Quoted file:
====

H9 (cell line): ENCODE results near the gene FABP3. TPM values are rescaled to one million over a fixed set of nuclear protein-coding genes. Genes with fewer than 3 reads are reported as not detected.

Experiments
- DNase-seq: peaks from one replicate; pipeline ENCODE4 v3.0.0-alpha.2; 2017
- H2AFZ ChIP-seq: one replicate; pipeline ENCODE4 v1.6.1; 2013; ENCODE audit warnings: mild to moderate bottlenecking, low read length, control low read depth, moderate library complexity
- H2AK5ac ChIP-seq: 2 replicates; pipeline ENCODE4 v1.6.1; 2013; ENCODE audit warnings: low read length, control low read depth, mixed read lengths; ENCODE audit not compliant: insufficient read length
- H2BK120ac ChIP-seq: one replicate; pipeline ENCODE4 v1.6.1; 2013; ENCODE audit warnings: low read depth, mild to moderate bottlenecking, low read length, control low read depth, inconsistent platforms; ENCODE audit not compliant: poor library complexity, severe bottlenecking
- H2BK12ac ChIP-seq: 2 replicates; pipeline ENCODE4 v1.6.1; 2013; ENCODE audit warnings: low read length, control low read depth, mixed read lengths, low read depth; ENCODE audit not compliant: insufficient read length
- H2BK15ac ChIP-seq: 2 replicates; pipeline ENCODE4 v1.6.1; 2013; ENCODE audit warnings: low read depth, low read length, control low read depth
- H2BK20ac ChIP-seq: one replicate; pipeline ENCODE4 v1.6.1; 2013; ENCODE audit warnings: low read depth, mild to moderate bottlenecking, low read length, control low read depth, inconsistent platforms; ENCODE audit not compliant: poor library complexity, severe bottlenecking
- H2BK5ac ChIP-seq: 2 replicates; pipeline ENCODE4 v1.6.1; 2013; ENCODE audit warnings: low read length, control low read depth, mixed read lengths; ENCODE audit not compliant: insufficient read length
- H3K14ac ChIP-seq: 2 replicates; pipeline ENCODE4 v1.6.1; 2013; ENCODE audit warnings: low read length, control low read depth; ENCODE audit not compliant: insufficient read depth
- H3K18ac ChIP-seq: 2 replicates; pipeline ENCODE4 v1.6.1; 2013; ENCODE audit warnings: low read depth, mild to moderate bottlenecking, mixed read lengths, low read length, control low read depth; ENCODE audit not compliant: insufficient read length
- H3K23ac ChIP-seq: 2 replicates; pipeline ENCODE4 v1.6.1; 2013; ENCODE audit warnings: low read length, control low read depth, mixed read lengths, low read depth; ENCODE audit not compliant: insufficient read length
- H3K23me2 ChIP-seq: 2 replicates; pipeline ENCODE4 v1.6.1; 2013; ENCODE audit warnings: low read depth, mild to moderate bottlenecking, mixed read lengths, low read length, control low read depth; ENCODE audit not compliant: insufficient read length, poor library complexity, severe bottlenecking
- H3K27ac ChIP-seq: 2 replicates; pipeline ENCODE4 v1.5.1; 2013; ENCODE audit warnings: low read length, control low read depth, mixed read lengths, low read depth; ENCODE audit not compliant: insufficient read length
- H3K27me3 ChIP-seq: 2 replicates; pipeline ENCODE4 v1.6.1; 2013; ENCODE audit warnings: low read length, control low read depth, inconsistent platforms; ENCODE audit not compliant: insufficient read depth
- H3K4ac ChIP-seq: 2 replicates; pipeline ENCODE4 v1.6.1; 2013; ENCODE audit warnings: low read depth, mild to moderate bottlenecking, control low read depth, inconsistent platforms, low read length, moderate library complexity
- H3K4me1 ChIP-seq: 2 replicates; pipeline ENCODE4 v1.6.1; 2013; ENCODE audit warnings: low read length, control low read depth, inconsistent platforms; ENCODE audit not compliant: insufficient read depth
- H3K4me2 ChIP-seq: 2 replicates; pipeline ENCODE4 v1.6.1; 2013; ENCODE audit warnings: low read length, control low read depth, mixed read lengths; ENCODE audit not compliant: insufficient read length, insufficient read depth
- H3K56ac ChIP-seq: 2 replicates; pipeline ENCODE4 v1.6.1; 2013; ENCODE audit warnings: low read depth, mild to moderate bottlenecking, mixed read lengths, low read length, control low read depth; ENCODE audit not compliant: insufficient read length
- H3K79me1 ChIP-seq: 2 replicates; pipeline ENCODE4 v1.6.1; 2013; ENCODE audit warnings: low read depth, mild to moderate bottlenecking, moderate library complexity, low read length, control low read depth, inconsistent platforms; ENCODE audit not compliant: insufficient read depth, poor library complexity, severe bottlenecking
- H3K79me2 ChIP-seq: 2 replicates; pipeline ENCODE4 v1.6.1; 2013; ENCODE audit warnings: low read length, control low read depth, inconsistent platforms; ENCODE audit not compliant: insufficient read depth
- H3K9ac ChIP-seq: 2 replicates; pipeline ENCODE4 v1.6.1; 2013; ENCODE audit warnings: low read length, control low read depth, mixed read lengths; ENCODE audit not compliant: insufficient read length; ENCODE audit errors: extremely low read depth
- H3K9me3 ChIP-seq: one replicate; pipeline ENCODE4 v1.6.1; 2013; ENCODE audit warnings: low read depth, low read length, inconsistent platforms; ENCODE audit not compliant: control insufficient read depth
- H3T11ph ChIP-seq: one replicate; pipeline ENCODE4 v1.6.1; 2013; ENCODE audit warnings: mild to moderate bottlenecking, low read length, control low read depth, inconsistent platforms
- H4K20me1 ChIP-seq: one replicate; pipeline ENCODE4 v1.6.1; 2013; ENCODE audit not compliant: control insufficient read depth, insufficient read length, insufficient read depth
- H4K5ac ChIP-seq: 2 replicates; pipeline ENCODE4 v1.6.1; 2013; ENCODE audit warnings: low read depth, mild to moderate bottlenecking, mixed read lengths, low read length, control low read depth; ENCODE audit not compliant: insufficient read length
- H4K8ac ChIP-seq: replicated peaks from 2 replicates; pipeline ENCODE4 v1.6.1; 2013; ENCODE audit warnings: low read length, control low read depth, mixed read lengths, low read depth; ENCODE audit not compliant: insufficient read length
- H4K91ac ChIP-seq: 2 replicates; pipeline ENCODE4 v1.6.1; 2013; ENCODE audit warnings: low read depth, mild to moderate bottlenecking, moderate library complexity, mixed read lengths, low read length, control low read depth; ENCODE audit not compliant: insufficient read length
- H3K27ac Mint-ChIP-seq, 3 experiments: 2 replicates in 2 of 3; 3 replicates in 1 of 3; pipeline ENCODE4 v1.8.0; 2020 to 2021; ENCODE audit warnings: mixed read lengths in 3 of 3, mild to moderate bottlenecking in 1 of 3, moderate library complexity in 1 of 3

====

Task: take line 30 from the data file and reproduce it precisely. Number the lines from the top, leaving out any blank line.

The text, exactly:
- H3K27ac Mint-ChIP-seq, 3 experiments: 2 replicates in 2 of 3; 3 replicates in 1 of 3; pipeline ENCODE4 v1.8.0; 2020 to 2021; ENCODE audit warnings: mixed read lengths in 3 of 3, mild to moderate bottlenecking in 1 of 3, moderate library complexity in 1 of 3